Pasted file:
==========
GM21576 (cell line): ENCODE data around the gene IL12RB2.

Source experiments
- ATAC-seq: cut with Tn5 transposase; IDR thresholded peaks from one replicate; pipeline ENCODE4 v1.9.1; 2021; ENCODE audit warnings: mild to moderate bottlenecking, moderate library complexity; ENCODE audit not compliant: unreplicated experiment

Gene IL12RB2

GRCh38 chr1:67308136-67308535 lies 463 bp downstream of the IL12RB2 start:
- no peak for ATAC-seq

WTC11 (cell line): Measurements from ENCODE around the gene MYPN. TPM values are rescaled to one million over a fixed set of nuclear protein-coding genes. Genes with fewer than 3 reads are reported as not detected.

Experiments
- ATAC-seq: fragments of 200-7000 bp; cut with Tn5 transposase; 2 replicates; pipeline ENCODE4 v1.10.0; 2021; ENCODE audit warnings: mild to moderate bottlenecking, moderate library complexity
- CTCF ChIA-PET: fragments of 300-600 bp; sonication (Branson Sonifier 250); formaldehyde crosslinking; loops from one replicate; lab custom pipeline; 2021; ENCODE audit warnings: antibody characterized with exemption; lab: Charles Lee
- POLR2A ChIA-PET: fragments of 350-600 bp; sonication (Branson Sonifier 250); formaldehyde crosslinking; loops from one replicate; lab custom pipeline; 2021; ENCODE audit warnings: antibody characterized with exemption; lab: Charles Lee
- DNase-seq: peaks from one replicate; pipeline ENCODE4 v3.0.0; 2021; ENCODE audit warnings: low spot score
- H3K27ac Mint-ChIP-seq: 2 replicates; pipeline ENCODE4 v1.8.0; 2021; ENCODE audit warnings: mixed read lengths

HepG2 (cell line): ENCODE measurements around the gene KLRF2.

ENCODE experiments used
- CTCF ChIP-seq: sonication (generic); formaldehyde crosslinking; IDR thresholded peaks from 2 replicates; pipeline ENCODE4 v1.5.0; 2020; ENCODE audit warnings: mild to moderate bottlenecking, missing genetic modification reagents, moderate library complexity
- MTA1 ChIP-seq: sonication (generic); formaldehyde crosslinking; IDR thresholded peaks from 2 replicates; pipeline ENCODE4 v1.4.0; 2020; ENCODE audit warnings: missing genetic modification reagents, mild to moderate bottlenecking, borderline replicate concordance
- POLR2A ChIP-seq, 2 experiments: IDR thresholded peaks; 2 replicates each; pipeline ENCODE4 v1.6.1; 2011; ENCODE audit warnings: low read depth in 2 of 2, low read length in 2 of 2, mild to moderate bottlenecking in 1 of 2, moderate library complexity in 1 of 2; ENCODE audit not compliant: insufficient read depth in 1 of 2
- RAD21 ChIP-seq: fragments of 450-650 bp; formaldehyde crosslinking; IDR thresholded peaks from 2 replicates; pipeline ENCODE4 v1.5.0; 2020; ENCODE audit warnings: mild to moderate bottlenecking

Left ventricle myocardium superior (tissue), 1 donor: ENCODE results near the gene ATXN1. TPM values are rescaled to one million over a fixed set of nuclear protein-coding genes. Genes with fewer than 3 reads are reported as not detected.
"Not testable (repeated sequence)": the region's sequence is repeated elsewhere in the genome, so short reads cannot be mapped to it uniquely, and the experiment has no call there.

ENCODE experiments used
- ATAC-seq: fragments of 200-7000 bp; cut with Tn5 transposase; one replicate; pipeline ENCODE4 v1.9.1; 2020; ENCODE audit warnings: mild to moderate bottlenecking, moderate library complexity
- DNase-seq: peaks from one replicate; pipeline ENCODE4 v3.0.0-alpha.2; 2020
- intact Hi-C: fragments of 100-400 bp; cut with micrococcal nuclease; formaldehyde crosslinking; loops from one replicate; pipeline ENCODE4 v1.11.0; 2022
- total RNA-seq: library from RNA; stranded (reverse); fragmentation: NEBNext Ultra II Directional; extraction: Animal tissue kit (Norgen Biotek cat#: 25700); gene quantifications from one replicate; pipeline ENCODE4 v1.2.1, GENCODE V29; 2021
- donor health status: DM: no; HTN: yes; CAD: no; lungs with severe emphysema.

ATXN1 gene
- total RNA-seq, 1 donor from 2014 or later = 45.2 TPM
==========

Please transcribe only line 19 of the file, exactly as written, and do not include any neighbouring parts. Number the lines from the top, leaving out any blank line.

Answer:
- RAD21 ChIP-seq: fragments of 450-650 bp; formaldehyde crosslinking; IDR thresholded peaks from 2 replicates; pipeline ENCODE4 v1.5.0; 2020; ENCODE audit warnings: mild to moderate bottlenecking